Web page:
It seems as if those fears were not unfounded. Just days after Gizmodo reported Demore’s response, Google fired him for “perpetuating gender stereotypes.” But according to recent research, available through a simple Google search, no less, there is something to Demore’s statements.

“Men are linear in thought process and more narrow in their focus, so they are able to break down problems into their component parts and solve it,” Keith Merron, senior associate at the gender diversity consulting firm Barbara Annis & Associates, a consulting firm specializing in gender diversity, told the Fiscal Times.

Merron added that women, “more often see a problem holistically and are able to coming up with an understanding of that situation without needing to know what all the parts are.”

In other words, men tend to think more mathematically and scientifically, whereas women tend to think more creatively and artistically. And there’s absolutely nothing wrong with that because, as Merron went on to say, “when it comes to problem solving – particularly in business – you need a balance of both perspectives.”

Set aside for a moment, though, the factual nature of Demore’s comments. For now, let’s just focus on the blatant hypocrisy of Google.

The Silicon Valley giant often shows off its “tolerance” of diversity with rainbow-colored lettering for gay pride. It also celebrates Black History Month annually. In no way am I suggesting that Google should not do these things, but it’s inarguably hypocritical for Google to celebrate some diversity — the LGBT community and women workers, for example — without celebrating all diversity. That includes diversity of thought — specifically, political thought.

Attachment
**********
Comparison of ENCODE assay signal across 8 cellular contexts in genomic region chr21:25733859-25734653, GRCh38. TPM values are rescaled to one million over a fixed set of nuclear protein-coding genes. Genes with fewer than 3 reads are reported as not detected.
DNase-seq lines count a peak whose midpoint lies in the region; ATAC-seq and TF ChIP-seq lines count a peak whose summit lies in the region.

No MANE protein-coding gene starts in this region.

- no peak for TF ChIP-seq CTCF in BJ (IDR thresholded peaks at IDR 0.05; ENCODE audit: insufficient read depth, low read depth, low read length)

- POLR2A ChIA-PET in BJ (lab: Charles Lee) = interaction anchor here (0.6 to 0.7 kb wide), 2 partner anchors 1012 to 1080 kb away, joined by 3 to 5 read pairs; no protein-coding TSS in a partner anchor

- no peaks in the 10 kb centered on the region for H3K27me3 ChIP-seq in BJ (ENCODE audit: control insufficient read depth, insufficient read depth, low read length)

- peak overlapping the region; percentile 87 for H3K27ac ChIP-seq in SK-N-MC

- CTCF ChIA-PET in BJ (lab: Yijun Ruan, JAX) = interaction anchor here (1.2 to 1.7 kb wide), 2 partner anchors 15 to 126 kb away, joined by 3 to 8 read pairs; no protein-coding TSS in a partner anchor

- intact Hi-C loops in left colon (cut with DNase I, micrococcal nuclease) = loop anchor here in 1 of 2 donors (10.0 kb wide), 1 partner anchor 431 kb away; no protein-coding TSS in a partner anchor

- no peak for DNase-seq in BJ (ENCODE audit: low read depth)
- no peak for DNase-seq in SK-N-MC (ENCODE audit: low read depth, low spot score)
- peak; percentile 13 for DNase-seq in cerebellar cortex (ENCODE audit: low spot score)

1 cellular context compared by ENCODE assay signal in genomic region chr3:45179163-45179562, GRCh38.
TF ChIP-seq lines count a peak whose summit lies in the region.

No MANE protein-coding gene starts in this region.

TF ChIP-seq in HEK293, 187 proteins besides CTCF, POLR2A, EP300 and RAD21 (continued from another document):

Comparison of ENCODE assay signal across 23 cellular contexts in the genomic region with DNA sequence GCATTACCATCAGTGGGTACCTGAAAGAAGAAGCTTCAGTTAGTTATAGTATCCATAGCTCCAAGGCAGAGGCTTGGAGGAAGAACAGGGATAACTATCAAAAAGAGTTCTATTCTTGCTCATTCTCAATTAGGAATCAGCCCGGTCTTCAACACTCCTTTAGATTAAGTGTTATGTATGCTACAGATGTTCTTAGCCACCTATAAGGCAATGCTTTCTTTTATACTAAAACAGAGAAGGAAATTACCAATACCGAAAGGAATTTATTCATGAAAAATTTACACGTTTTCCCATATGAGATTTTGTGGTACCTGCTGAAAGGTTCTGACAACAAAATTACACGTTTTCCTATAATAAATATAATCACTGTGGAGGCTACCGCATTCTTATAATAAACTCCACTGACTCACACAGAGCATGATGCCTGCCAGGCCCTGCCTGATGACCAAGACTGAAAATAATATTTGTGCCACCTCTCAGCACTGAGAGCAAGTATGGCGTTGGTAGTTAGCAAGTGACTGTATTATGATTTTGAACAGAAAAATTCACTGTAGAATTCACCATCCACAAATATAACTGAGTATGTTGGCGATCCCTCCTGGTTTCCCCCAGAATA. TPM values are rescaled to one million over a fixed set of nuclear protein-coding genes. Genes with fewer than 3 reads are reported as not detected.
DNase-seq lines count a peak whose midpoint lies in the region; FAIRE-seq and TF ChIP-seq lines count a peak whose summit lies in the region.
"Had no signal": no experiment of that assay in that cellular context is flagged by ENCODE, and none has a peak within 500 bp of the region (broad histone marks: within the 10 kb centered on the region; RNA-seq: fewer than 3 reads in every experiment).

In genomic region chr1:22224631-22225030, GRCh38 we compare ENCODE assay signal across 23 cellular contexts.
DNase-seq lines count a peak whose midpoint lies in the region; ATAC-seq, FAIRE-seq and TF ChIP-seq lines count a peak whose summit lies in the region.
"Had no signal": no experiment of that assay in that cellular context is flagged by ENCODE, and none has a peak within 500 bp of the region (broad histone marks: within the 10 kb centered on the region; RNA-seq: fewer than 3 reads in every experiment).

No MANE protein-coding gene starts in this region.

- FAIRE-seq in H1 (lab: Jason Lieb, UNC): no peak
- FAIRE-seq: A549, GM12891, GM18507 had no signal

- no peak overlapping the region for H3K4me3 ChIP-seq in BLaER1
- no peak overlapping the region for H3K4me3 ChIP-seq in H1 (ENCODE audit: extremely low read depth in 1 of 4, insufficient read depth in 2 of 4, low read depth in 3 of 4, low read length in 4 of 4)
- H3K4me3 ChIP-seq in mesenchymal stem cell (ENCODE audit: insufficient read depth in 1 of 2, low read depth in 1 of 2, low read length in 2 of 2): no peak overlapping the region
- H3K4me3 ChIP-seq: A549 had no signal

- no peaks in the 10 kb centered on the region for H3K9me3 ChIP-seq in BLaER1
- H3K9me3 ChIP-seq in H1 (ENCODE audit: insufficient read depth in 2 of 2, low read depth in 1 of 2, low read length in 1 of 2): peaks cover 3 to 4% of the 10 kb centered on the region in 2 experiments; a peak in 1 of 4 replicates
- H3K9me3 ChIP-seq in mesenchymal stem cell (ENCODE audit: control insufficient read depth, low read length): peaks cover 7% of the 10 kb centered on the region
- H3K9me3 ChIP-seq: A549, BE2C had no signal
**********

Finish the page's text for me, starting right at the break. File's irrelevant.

The philosopher Aristotle once said, “it is the mark of an educated to be able to entertain a thought without accepting it.” Google is known to employ some of the most educated workers in the country and, yes, the world. Logically, the reverse of Aristotle’s statement is also true.

That being the mark of an uneducated mind is the inability to entertain a thought without accepting it. While Google claims Demore’s statement “perpetuates gender stereotypes,” the reality is that his opinion is based purely on facts and statistics. The company should applaud him for bringing this perspective to the forefront. Instead, it fired him. It silenced him.

This is particularly rich considering that the internal memo that led to Demore’s ousting in the first place, as you’ll recall, accused Google of creating a “politically correct monoculture that maintains its hold by shaming dissenters into silence.”

The only thing Google has done, in this instance, has proven that Demore is entirely correct.

Google doesn’t really want diversity. It doesn’t really want varying perspectives.

If Google did actually value diversity, Demore would still have a job.

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About The Author

Jon Street

Jon graduated with a Bachelor of Arts in Communications Studies from Missouri Baptist University in 2012. Since then, he has worked at, a division of the Media Research Center, as well as, a division of the Franklin Center for Government and Public Integrity. Jon is currently a reporter for TheBlaze, based in Washington, D.C.